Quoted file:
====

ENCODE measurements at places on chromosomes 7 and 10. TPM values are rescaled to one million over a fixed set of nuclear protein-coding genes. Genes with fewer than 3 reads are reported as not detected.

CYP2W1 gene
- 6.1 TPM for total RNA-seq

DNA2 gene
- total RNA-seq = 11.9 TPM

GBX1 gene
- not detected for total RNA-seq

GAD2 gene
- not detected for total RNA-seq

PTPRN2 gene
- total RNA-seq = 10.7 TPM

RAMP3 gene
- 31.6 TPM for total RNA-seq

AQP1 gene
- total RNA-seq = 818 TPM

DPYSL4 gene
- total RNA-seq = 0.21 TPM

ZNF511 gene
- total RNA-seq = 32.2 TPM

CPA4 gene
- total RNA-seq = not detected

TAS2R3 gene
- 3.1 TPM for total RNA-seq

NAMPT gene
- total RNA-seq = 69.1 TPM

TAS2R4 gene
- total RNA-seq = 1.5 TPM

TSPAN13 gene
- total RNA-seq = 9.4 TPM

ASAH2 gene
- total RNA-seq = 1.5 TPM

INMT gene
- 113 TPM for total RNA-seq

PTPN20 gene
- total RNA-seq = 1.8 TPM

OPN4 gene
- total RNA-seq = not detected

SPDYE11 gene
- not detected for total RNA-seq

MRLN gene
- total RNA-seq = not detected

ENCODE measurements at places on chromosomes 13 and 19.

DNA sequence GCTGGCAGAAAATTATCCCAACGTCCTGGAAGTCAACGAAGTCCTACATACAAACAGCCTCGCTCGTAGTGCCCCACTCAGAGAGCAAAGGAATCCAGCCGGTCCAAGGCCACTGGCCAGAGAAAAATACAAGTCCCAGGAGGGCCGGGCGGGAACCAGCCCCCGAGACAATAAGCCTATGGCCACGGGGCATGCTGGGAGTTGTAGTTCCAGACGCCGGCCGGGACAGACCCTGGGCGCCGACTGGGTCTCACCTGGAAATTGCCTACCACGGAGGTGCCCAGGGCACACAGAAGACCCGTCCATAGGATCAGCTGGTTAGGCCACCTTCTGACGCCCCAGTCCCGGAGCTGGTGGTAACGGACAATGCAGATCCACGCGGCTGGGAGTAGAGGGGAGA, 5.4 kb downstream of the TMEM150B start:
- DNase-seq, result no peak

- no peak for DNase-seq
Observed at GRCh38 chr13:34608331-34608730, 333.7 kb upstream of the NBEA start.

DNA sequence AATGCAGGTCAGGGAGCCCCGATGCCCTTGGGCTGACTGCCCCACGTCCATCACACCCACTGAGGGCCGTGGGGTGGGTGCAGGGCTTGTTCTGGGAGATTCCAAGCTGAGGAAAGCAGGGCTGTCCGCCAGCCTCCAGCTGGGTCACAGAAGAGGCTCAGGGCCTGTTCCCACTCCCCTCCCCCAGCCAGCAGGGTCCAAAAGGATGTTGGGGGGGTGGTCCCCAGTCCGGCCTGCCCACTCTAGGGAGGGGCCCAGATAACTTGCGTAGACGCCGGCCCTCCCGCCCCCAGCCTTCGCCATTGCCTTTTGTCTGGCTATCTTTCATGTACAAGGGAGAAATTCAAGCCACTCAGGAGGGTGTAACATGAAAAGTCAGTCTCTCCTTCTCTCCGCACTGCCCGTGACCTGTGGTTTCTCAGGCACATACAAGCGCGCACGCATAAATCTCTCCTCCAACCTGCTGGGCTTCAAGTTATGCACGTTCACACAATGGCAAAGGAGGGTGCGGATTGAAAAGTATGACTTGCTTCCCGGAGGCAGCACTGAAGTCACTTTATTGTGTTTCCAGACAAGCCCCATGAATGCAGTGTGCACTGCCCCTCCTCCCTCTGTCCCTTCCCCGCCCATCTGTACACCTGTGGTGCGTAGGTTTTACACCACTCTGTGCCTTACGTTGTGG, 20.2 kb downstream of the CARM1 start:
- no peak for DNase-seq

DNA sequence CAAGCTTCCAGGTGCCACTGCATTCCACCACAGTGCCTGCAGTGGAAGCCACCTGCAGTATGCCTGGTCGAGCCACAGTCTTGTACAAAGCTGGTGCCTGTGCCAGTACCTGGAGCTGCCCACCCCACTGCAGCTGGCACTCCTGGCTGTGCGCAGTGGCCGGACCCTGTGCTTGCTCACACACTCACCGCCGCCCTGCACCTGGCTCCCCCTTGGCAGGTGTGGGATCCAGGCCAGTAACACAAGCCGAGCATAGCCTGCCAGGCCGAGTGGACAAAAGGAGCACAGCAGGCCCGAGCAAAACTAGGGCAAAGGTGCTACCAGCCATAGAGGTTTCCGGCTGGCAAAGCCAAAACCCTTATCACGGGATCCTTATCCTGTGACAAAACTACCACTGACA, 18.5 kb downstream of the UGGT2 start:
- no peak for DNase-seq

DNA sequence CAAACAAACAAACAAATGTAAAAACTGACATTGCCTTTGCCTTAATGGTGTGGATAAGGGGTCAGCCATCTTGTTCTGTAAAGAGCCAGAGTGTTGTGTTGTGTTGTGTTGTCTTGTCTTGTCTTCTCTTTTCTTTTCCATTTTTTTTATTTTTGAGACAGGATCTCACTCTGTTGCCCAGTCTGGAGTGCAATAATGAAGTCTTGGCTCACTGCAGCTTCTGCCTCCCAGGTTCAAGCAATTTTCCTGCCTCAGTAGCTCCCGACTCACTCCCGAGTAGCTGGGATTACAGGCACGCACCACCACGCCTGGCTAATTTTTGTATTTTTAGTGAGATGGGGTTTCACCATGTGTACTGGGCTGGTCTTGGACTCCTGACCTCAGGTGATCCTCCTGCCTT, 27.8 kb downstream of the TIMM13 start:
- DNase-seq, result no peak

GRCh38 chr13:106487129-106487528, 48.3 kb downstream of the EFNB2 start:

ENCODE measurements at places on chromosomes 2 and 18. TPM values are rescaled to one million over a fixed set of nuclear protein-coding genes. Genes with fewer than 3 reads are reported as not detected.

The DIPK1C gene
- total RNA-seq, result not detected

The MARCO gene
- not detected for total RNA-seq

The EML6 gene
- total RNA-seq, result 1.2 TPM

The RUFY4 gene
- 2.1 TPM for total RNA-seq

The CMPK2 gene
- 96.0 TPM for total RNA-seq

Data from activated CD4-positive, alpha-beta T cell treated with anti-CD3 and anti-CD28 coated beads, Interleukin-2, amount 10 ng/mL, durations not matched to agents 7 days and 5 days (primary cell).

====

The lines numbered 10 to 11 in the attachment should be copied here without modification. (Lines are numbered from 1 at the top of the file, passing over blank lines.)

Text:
PTPRN2 gene
- total RNA-seq = 10.7 TPM